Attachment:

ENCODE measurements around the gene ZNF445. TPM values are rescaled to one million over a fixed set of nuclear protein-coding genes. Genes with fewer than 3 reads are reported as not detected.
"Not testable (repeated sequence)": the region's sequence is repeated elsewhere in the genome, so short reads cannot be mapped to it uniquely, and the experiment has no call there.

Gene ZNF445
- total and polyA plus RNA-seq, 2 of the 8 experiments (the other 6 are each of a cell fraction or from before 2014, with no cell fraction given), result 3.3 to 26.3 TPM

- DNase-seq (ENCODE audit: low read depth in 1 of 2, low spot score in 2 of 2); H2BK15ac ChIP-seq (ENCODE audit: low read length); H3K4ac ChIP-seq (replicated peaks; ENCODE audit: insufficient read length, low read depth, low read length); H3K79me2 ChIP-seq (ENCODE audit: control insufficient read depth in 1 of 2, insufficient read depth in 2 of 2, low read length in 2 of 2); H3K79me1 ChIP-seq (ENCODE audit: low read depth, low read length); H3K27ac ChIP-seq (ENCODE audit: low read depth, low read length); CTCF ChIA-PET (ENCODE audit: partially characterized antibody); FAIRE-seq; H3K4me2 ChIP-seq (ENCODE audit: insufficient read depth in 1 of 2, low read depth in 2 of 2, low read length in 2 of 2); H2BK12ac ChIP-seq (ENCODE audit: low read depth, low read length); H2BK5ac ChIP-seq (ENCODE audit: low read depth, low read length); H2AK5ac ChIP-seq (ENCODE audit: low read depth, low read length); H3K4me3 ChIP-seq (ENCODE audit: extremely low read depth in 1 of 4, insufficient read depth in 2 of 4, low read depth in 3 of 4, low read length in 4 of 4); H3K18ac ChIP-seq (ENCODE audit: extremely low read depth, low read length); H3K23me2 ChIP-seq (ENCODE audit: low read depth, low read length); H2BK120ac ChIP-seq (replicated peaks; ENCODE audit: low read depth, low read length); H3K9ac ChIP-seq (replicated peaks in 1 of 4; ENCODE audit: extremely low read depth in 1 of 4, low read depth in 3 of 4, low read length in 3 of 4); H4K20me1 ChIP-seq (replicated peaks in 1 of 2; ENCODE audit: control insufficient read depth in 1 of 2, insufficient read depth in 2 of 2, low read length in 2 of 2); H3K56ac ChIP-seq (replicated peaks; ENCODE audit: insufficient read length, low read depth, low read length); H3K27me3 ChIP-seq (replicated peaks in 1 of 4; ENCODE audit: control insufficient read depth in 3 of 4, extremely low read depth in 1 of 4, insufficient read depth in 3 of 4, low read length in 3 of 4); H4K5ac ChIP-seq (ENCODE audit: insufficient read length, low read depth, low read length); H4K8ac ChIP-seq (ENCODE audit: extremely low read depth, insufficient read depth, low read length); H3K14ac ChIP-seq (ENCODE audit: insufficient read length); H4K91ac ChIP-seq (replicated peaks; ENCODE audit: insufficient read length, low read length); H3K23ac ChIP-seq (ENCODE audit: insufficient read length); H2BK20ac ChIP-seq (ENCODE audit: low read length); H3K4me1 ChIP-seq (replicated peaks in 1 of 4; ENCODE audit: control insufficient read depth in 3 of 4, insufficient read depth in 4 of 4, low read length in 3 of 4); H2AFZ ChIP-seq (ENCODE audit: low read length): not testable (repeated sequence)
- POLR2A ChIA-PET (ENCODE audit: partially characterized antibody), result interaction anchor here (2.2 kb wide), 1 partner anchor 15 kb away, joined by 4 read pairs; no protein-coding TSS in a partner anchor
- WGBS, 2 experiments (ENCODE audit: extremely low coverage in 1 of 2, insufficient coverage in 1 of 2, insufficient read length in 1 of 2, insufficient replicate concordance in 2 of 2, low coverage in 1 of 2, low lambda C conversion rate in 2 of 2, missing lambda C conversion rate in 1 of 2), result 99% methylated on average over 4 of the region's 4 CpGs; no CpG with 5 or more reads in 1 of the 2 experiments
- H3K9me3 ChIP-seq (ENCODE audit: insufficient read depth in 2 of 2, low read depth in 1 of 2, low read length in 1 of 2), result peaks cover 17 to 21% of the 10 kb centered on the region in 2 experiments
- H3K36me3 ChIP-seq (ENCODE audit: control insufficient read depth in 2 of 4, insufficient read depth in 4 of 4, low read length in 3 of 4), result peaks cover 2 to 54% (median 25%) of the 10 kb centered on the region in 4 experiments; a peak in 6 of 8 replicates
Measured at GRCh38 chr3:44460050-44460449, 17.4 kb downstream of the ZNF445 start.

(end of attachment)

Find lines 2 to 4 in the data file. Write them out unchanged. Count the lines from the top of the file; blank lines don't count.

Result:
"Not testable (repeated sequence)": the region's sequence is repeated elsewhere in the genome, so short reads cannot be mapped to it uniquely, and the experiment has no call there.

Gene ZNF445
- total and polyA plus RNA-seq, 2 of the 8 experiments (the other 6 are each of a cell fraction or from before 2014, with no cell fraction given), result 3.3 to 26.3 TPM